Antonio Vivaldi 8

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Antonio Lucio Vivaldi was born in Venice, the capital of the Republic of Venice. He was baptized immediately at his home by the midwife. It is not known how the life of the infant was in danger, but the immediate baptism was most likely due to his poor health or to an earthquake that shook the city that day. Vivaldi's official church baptism (at least, the rites that remained other than the actual baptism itself) did not take place until two months later. His father, Giovanni Battista, a barber before becoming a professional violinist, taught him to play violin and then toured Venice playing the violin with his young son. Giovanni Battista was one of the founders of the Sovvegno dei musicisti di Santa Cecilia, a sort of trade union for musicians and composers. The president of the association was Giovanni Legrenzi, the maestro di cappella at St. Mark's Basilica and noted early Baroque composer. It is possible that the young Antonio's first lessons in composition were imparted by him. The Luxembourg scholar Walter Kolneder sees in the early liturgical work Laetatus sum (RV Anh 31, written in 1691 at the age of 13) the influence of Legrenzi's style. His father may have been a composer himself: in 1688, an opera titled La Fedeltà sfortunata was composed by a Giovanni Battista Rossi, and this was the name under which Vivaldi's father had joined the Sovvegno di Santa Cecilia ("Rossi" for "Red", because of the colour of his hair, a family trait).

Vivaldi had a medical problem that he called the tightening of the chest (probably some form of asthma). His medical problem, however, did not prevent him from learning to play the violin, composing, or taking part in many musical activities. However, he could not play wind instruments due to his lack of breath. At the age of 15 in the year of 1693, he began studying to become a priest. In 1703, at the age of 25, Vivaldi was ordained a priest and was soon nicknamed il Prete Rosso, "The Red Priest", probably because of his red hair.

Not long after his ordination, in 1704, he was given a reprieve from celebrating the Holy Mass because of his ill health. From that point onward, he appears to have withdrawn from active practice, but did remain a priest. Style and influence

Many of Vivaldi's compositions reflect a flamboyant, almost playful, exuberance. Most of Vivaldi's repertoire was rediscovered only in the first half of the 20th century in Turin and Genoa and was published in the second half. Vivaldi's music is innovative, breaking a consolidated tradition in schemes; he gave brightness to the formal and the rhythmic structure of the concerto, repeatedly looking for harmonic contrasts and innovative melodies and themes. Moreover, Vivaldi was able to compose nonacademic music, particularly meant to be appreciated by the wide public and not only by an intellectual minority. The joyful appearance of his music reveals in this regard a transmissible joy of composing; these are among the causes of the vast popularity of his music. This popularity soon made him famous in other countries such as France which was, at the time, very independent concerning its musical taste.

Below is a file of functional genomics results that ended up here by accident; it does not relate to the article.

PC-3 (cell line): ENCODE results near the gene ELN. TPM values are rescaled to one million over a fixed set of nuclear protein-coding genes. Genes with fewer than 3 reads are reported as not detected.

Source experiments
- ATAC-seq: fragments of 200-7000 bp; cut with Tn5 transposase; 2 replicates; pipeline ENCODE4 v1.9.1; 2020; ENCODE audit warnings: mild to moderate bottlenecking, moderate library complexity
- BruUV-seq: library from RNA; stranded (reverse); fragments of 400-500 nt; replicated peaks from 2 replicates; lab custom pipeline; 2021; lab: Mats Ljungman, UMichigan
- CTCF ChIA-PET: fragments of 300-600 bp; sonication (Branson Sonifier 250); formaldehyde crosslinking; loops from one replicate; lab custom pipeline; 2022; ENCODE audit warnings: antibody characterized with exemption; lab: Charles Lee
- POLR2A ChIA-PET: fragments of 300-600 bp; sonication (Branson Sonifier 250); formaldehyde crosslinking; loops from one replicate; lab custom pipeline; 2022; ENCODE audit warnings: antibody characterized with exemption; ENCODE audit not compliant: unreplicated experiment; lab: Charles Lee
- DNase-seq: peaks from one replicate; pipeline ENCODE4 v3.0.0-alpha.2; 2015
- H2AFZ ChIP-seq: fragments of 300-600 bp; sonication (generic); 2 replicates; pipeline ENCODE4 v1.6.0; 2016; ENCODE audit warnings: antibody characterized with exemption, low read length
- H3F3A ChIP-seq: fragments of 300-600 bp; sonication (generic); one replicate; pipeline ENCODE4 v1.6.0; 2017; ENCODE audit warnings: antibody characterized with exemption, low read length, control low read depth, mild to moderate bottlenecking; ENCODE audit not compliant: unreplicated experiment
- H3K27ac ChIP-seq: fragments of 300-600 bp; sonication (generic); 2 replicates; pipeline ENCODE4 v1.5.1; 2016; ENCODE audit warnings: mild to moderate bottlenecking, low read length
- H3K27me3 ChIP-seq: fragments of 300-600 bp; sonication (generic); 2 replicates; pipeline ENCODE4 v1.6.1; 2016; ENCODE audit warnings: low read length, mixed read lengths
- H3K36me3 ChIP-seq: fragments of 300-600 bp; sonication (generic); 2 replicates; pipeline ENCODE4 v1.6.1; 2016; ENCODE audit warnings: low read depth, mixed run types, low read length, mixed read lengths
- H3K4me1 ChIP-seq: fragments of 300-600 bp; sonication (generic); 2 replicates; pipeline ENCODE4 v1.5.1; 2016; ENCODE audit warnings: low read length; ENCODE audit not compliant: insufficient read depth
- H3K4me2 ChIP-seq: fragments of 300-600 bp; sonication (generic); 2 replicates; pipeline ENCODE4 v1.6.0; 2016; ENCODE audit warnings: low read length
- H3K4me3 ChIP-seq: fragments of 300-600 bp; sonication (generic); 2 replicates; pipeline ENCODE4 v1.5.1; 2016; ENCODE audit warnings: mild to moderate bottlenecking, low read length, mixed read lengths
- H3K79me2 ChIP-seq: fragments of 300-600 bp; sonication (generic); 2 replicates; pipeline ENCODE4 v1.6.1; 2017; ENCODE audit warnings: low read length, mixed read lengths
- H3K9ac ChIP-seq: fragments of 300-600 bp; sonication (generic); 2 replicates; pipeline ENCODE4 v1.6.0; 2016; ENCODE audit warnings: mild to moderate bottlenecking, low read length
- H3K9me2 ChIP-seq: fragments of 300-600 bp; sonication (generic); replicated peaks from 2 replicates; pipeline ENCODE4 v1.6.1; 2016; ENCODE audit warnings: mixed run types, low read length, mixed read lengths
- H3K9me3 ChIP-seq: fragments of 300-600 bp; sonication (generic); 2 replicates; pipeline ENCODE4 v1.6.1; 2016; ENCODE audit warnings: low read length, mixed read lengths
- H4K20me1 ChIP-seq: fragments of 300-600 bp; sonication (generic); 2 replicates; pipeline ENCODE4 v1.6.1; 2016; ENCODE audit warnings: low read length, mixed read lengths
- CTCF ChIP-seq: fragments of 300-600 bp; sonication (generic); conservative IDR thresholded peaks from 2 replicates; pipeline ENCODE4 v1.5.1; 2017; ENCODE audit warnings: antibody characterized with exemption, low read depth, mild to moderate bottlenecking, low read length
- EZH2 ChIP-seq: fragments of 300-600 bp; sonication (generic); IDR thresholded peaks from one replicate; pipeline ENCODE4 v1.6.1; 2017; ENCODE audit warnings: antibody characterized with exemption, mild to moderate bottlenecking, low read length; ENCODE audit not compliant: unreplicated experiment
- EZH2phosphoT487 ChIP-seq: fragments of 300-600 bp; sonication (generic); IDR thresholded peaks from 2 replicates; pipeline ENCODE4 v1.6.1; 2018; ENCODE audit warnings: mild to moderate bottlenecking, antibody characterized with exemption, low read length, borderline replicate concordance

Vivaldi is considered one of the composers who brought Baroque music (with its typical contrast among heavy sonorities) to evolve into a classical style. Johann Sebastian Bach was deeply influenced by Vivaldi's concertos and arias (recalled in his Johannes Passion, Matthäuspassion, and cantatas). Bach transcribed a number of Vivaldi's concerti for solo keyboard, along with a number for orchestra, including the famous Concerto for Four Violins and Violoncello, Strings and Continuo (RV 580).

[edit] Posthumous reputation
Vivaldi remained unknown for his published concerti, and largely ignored, even after the resurgence of interest in Bach, pioneered by Mendelssohn. Even his most famous work, The Four Seasons, was unknown in its original edition. In the early 20th century, Fritz Kreisler's concerto in the style of...
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